Earlier this week, SoftBank CEO Masayoshi Son, who is also Japan’s richest man, told a group of investors how he thinks his company is undervalued compared to the asset value of its investment portfolio.
“SoftBank is currently valued less than the sum of its golden eggs,” he said, according to Bloomberg Businessweek.
The Bloomberg article points out how SoftBank’s market value stands at around $US82 billion, while the net value of its public shareholdings exceeds $US114 billion. SoftBank has investments in over 1,300 companies, including tech giants like Alibaba, Sprint, and Yahoo Japan, as well as websites like BuzzFeed and Cheezburger Network.
“There is such a thing as a Buffett premium, because the world sees him as an investment god. … There will come a day when the market will give a premium to SoftBank,” Son told the investors, according to the report.
By “Buffet premium,” Son is obviously referring to Warren Buffet, and how investors tend to give more value to Buffet’s Berkshire Hathaway stocks, and often other companies he invests in, too. In fact, Berkshire Hathaway trades at 21.5 times estimated earnings, compared to SoftBank’s 14.2 price-to-earnings ratio, according to the report. A high ratio typically implies a premium on the company’s stock price or higher expectations for its management.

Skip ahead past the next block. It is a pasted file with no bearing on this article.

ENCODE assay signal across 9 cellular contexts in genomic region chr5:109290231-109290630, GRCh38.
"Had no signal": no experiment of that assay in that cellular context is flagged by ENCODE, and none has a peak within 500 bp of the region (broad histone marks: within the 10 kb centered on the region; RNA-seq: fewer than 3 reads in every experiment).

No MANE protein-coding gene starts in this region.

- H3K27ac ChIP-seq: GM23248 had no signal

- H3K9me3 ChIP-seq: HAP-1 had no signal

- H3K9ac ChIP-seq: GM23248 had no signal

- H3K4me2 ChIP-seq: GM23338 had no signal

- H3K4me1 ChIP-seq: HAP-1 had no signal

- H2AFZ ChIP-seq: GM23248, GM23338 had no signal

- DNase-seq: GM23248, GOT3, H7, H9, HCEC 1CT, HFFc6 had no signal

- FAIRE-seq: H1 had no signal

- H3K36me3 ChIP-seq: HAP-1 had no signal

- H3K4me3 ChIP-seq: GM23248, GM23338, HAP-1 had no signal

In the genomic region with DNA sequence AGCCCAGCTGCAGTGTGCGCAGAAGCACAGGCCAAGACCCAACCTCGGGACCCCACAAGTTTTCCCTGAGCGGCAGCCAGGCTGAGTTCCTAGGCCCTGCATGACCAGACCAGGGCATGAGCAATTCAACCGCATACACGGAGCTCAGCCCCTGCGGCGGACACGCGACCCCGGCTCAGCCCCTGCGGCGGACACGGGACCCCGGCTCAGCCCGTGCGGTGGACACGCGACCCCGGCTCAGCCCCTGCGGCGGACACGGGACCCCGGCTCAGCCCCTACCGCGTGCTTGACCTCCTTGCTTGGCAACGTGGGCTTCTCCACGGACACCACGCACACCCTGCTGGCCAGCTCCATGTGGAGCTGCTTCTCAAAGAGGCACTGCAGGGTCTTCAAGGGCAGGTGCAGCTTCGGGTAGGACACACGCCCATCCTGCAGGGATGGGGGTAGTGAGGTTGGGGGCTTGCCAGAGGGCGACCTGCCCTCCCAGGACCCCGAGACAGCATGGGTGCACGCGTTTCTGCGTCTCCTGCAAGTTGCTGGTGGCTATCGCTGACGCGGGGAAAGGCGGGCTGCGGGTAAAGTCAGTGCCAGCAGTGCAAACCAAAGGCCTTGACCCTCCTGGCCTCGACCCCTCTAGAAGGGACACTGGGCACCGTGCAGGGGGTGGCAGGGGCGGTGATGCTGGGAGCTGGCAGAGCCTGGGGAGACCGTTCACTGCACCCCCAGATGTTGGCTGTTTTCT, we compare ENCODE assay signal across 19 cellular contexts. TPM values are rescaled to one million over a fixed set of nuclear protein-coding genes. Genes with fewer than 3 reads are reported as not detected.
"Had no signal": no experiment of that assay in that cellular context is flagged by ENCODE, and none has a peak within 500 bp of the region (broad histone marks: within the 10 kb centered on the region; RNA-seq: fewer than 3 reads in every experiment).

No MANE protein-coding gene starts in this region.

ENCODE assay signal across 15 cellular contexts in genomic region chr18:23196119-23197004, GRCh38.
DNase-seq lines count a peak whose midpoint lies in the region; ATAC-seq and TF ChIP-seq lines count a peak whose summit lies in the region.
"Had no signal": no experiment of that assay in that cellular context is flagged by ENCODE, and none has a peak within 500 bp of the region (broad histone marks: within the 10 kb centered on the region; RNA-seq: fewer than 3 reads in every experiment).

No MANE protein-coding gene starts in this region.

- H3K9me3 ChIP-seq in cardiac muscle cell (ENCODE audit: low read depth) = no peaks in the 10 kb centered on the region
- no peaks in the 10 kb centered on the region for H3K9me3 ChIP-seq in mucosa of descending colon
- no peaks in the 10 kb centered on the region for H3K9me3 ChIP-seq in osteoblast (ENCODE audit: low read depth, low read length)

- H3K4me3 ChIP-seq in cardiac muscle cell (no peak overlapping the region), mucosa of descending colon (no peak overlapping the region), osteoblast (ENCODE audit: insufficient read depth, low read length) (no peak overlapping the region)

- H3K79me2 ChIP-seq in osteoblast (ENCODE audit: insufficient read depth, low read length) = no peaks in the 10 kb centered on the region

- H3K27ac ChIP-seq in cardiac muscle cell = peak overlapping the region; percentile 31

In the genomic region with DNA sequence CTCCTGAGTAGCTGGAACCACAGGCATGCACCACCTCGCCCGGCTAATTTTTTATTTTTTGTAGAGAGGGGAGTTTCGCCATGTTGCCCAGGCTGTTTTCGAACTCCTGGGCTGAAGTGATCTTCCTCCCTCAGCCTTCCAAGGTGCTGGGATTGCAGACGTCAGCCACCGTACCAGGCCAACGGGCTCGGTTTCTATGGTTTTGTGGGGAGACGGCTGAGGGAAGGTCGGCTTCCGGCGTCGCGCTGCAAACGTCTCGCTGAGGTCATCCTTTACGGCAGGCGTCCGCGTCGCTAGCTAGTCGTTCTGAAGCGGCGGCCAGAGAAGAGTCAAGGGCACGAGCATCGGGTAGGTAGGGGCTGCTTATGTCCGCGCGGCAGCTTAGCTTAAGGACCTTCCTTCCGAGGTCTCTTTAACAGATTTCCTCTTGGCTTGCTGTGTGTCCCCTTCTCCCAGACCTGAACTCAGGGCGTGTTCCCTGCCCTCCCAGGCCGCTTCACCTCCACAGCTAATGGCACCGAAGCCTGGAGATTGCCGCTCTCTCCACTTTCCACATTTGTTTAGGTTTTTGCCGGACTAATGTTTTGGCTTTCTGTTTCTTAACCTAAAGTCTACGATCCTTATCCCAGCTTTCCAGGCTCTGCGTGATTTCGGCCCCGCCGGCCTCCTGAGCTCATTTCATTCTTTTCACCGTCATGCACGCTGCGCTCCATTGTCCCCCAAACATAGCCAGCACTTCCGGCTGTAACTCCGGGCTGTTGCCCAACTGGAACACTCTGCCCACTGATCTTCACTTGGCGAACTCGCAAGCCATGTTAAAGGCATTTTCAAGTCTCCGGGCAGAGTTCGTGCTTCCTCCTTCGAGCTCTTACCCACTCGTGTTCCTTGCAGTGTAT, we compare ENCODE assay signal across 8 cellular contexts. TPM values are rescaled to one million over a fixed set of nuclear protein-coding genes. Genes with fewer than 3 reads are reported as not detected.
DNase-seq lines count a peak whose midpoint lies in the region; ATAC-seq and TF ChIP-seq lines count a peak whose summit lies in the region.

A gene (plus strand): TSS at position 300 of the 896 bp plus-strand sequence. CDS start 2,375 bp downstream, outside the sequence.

Perhaps in an attempt to make a case for this argument, SoftBank added a couple slides in its earnings report this week to show its strong investment record.
It first shows a list of the biggest internet companies it’s invested in over the past decade or so. It’s worth noting how most of its biggest returns came from investments lasting over 15 years.
And then it goes on to show how much return these investments generated on average. With an IRR of 45%, SoftBank has done better than some of the top-performing US fund managers and VC firms. An IRR is a common metric used to measure the profitability of investments.
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